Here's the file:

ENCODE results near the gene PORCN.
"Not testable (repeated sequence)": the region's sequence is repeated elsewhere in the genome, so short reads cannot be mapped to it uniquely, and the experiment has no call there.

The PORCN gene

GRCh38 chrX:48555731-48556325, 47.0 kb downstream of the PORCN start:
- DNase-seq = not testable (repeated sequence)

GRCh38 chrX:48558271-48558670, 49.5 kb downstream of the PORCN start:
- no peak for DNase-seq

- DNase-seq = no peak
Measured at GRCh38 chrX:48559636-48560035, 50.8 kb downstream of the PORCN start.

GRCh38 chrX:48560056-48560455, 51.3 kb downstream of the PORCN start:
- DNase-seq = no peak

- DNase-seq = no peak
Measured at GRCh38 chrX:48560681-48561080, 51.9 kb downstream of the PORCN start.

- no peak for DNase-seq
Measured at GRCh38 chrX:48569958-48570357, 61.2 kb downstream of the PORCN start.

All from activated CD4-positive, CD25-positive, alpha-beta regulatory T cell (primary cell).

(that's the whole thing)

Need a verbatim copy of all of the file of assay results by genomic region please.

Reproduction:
ENCODE results near the gene PORCN.
"Not testable (repeated sequence)": the region's sequence is repeated elsewhere in the genome, so short reads cannot be mapped to it uniquely, and the experiment has no call there.

The PORCN gene

GRCh38 chrX:48555731-48556325, 47.0 kb downstream of the PORCN start:
- DNase-seq = not testable (repeated sequence)

GRCh38 chrX:48558271-48558670, 49.5 kb downstream of the PORCN start:
- no peak for DNase-seq

- DNase-seq = no peak
Measured at GRCh38 chrX:48559636-48560035, 50.8 kb downstream of the PORCN start.

GRCh38 chrX:48560056-48560455, 51.3 kb downstream of the PORCN start:
- DNase-seq = no peak

- DNase-seq = no peak
Measured at GRCh38 chrX:48560681-48561080, 51.9 kb downstream of the PORCN start.

- no peak for DNase-seq
Measured at GRCh38 chrX:48569958-48570357, 61.2 kb downstream of the PORCN start.

All from activated CD4-positive, CD25-positive, alpha-beta regulatory T cell (primary cell).